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Thing 1: Insider ownership is one of the most important things to consider when analyzing bank stocks.

Before I get too engrossed in the financials of any bank investment opportunity, I first like to open the bank's Proxy Statement to find out just how much skin management has in the game. If they don't have enough confidence to have a significant chunk of their personal net worth invested in the entity - as stewards of the company with first hand knowledge of all of its affairs - why should I?

Recent case in point: Much has been made of the trading loss at JP Morgan (NYSE:JPM) and its implications for CEO Jamie Dimon. Excellent articles by Tom Brown at Bankstocks.com and Karey Wutkowski at Reuters put the loss in the best perspective, I think.

However, I haven't seen a thing written about the fact that Jamie Dimon owns 5.2 Million shares of JPM valued at some $180 Million. That leads me to trust Dimon to run JPM with shareholder interests in mind. He suffers when they suffer. In contrast, Brian Moynihan, CEO at Bank of America (NYSE:BAC), owns a paltry 485,000 shares worth just $3.5 Million. Given Moynihan's comp last year of $8 Million, his ownership represents about 5 months worth of pay. His shareholders can lose their shirts, while he sleeps soundly on his paycheck.

Industry snapshot: If you do nothing other than stack up banks according to Proxy information concerning their Executive Compensation and Insider Ownership, you'll obtain great insight wherein lie the best investments.

Consider the eight banks profiled in the table below, for example, which compares five of the publicly-traded community banks I've recently reviewed for the Timyan Community Bank Alert™ blog with three big money center banks. The best performing bank in the group is Horizon Bancorp (NASDAQ:HBNC), whose CEO Craig Dwight owns stock equal to 800% of his compensation for 2011. The worst is Citigroup (NYSE:C), whose CEO owns about one year's worth of compensation in shares. The third worst performer is CFS Bancorp (NASDAQ:CITZ), of Munster, Indiana, whose CEO Daryl Pomranke earns in just 8 months the amount he has at risk in CITZ shares at today's price.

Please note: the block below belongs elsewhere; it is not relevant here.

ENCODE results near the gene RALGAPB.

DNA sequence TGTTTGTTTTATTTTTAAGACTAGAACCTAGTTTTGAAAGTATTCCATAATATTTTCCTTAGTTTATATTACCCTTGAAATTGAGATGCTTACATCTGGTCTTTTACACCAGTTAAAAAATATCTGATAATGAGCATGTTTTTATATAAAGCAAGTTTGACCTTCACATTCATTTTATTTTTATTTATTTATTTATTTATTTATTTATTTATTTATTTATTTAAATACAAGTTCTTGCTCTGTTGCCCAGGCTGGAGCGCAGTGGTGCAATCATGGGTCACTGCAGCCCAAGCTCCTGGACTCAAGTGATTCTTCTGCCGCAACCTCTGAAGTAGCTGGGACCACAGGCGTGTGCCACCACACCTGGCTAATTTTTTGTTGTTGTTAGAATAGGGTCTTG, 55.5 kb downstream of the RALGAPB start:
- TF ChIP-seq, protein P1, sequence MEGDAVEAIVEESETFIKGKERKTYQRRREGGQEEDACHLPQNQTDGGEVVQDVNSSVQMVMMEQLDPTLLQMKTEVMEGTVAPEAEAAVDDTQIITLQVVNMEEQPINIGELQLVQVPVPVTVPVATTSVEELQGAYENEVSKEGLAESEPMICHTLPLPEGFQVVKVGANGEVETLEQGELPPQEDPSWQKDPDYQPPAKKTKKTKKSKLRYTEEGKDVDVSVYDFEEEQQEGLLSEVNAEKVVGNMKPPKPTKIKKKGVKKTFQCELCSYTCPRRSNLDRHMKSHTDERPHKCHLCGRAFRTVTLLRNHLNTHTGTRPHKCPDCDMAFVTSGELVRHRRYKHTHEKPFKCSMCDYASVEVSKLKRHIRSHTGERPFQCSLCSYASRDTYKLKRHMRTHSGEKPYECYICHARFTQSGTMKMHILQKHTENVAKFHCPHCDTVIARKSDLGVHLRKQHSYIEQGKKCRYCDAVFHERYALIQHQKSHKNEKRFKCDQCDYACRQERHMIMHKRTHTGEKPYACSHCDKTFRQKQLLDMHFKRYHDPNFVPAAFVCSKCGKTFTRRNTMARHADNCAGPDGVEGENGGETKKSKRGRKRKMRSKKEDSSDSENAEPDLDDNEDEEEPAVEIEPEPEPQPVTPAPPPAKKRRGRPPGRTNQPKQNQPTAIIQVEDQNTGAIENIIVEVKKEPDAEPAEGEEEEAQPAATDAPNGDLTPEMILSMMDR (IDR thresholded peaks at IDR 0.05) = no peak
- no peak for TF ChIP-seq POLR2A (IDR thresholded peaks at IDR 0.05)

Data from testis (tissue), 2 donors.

Going forward, this particular industry snapshot tells me at a glance that I'd probably be better off owning the likes of Horizon, Carter Bank and Trust (OTCQB:CARE), and Southeast Bank Financial (OTCQB:SBFC) than Citigroup, CFS Bancorp, or Harvest Community Bank (OTCQB:HCBP).

Comparison of Executive Compensation and Ownership
in Eight U.S. Banks

BAC

C

JPM

CARE

CITZ

HBNC

HCBP

SBFC

2011 CEO comp

$8M

$15M

$23M

$575K

$376K

$500K

$188K

$600K

CEO Stock ownership

$3.5M

$16M

$180M

$27M

$255K

$4M

$6K

$7M

Total insider ownership

0.03%

0.023%

0.14%

29%

3.8%

2.2%

30%

29%

CEO ownership as % of annual comp

43%

106%

782%

4500%

68%

800%

3.1%

1167%

Stock's total 5-year return

[84.5%]

[94.9%]

[31%]

[16.7%]

[69.9%]

38.5%

[65.5%]

[59.2%]

© Copyright 2012 Timyan Bank Alert™. All rights reserved

Best practices: I love that Horizon's board recently passed the ownership guidelines for Officers and Directors summarized below! Every bank in the country should follow suit. Until they do, before you invest, make sure you consider which side of the bread bank executives have buttered - their own compensation side or shareholder ownership side.

  • All Bank Directors should own three times their annual retainer in stock.
  • The CEO should have three times his base salary in shares.
  • Named officers should own two times their base salary in stock.
  • Other officers should own at least one year's salary in stock.
  • Officers and Directors need to maintain shares equal to 75% of the after-tax profit on shares held.
Source: Bank Stock Analysis: Things You Won't Learn In A Textbook, Part 1